The Padres finished dead last in the division in 2011, but the Rockies weren’t much better finishing fourth and with just two more wins. Who’s improved the most and where do you think these two clubs finish when we close the books on the 2012 season?
Michelle – Rox Pile:
The Rockies were God-awful in 2011, and it’s still shocking to me that anybody managed to be worse. Chalk it up to a franchise-best April, the only thing that kept us from a season-long mudslide into the basement of the NL West. If the Padres had even one more offensive performance like Chase Headley‘s (or managed to hold on to Adrian Gonzalez), they would have overtaken us easily.
It’s hard to say who’s improved more. The Padres have been gutting their stellar bullpen over the past few months, losing Mike Adams and Heath Bell. But their young-ish starting rotation, minus Wade LeBlanc, seems poised for a breakout. The Pads also have more catching depth with the acquisition of John Bakerfrom the Marlins. The Rockies, too, have tinkered with their catchers this offseason, dealing Chris Iannettato the Angels in exchange for young pitcher Tyler Chatwood. Ramon Hernandez, signed as a free agent by the Rox to replace Iannetta, is an older, slightly more experienced version of what we already had. Cutting Ty Wigginton loose was a good move, but third base is far form a stable position at the moment. Most people think giving Ian Stewart another chance there is a mistake, but there is no obvious alternative. Losing Bell seems to the be the only move by either team that’s likely to have a huge impact, and it weakens the Padres.
I don’t see the Rockies contending in ’12. Jim Tracy was unable to put all the pieces together this season, and I expect the same in the next. My best hope is that we manage to surmount the Dodgers, but they have a reigning Cy Young and a robbed MVP. Despite their troubles, they might even charge past the Giants next year.
Sorry Friars, looks like you might be the only thing standing between the Rox and the cellar yet again.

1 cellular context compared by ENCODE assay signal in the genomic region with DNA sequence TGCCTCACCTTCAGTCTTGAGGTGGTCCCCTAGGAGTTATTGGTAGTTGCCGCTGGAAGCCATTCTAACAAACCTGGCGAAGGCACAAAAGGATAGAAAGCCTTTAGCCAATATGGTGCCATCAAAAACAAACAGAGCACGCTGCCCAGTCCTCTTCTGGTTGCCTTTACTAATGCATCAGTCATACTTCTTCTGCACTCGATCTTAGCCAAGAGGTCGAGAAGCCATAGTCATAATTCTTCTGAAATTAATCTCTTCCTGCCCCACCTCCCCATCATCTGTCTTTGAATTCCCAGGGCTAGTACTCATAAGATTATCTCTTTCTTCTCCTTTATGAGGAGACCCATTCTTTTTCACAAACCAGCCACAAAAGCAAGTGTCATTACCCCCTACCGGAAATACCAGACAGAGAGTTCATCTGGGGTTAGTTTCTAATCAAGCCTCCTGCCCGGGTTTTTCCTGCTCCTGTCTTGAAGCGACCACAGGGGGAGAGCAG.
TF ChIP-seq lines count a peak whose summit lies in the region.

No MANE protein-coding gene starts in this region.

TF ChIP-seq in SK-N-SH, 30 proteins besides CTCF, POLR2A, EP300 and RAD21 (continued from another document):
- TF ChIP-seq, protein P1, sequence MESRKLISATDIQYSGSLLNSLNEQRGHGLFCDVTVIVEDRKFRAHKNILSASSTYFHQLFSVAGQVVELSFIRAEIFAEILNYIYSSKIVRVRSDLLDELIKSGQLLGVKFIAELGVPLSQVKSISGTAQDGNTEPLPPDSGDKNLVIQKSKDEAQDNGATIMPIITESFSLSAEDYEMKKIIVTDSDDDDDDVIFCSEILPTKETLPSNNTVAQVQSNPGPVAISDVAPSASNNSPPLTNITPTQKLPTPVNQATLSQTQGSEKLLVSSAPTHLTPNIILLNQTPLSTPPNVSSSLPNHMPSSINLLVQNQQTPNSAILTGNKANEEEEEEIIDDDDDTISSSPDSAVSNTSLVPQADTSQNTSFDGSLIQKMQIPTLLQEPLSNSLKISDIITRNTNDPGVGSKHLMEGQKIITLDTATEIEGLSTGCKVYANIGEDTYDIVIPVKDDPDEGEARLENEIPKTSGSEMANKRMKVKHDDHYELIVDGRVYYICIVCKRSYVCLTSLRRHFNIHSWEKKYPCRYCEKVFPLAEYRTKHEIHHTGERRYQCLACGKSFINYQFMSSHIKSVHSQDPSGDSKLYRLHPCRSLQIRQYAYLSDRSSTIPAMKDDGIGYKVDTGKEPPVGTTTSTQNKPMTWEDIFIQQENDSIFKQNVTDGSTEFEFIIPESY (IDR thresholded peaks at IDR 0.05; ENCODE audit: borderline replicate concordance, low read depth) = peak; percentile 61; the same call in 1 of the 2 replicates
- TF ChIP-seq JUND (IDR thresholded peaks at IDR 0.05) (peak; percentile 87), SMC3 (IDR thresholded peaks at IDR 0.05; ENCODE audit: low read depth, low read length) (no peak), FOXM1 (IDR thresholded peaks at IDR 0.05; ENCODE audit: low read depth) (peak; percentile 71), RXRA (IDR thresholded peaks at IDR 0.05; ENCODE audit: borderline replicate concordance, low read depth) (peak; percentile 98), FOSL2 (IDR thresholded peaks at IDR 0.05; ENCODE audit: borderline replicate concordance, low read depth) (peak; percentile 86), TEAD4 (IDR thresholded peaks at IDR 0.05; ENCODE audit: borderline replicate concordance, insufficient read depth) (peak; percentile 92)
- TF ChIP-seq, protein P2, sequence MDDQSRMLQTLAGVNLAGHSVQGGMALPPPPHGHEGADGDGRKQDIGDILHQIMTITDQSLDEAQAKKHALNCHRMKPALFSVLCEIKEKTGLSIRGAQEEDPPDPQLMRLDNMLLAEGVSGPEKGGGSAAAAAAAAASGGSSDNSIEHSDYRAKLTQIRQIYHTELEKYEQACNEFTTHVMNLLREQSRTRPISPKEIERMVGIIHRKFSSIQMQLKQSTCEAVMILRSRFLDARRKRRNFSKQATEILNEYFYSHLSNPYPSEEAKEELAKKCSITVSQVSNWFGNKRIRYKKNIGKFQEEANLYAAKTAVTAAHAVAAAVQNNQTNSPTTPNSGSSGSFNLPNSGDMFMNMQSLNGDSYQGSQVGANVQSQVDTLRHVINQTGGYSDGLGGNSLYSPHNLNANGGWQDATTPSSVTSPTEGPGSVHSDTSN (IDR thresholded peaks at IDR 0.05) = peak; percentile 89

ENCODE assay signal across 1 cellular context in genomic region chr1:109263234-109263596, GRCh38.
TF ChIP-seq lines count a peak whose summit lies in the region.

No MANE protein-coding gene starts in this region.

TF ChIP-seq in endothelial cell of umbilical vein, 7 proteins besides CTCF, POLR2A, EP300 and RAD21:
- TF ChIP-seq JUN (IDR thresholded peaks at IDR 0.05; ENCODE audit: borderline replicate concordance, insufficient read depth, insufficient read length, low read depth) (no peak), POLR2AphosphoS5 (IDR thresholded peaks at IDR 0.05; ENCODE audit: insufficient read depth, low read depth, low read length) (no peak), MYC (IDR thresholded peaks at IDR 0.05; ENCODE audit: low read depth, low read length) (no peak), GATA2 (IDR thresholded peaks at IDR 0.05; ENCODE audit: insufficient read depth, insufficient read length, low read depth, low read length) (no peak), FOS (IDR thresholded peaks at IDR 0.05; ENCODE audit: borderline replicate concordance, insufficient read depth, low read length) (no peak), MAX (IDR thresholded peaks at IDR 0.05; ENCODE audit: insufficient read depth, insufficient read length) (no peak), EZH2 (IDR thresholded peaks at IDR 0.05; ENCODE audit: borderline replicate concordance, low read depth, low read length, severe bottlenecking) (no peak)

Justin – Chicken Friars:
The Rockies actually surprised me with their finish last season. The pre-season predictions, the way they started, and the perceived talent they had on the field led me to believe they would be competing right down the stretch for first place. Now that we saw how 2011 ended, I don’t see the Rockies improving much with the moves they’ve made so far. I agree the Ty Wigginton move makes sense. His production was far below what the Rockies need going forward. As for the Chris Iannetta trade and the Ramon Hernandez signing, I guess only time will tell. The Rockies seem to have a surplus of prospects at the pitcher position, but I guess you can never have too many. Ramon Hernandez spent some time in a Padres uniform and was a solid player. At this point, though, I think he is a back-up at best.
As for the Padres, their moves have done nothing to improve their potential for the 2012 season (save for the Baker trade, but that’s a move for a back-up catcher. We’ll see how much that actually helps). Josh Byrnes is going to need to prove himself as a GM as his time in Arizona is still fresh in many Padres’ fans memories. He did not succeed there and that makes most fans suspicious. Unless they go out and sign/trade for a power hitting right handed bat, I don’t see the Padres improving much in 2012. I think they can win around 75 games.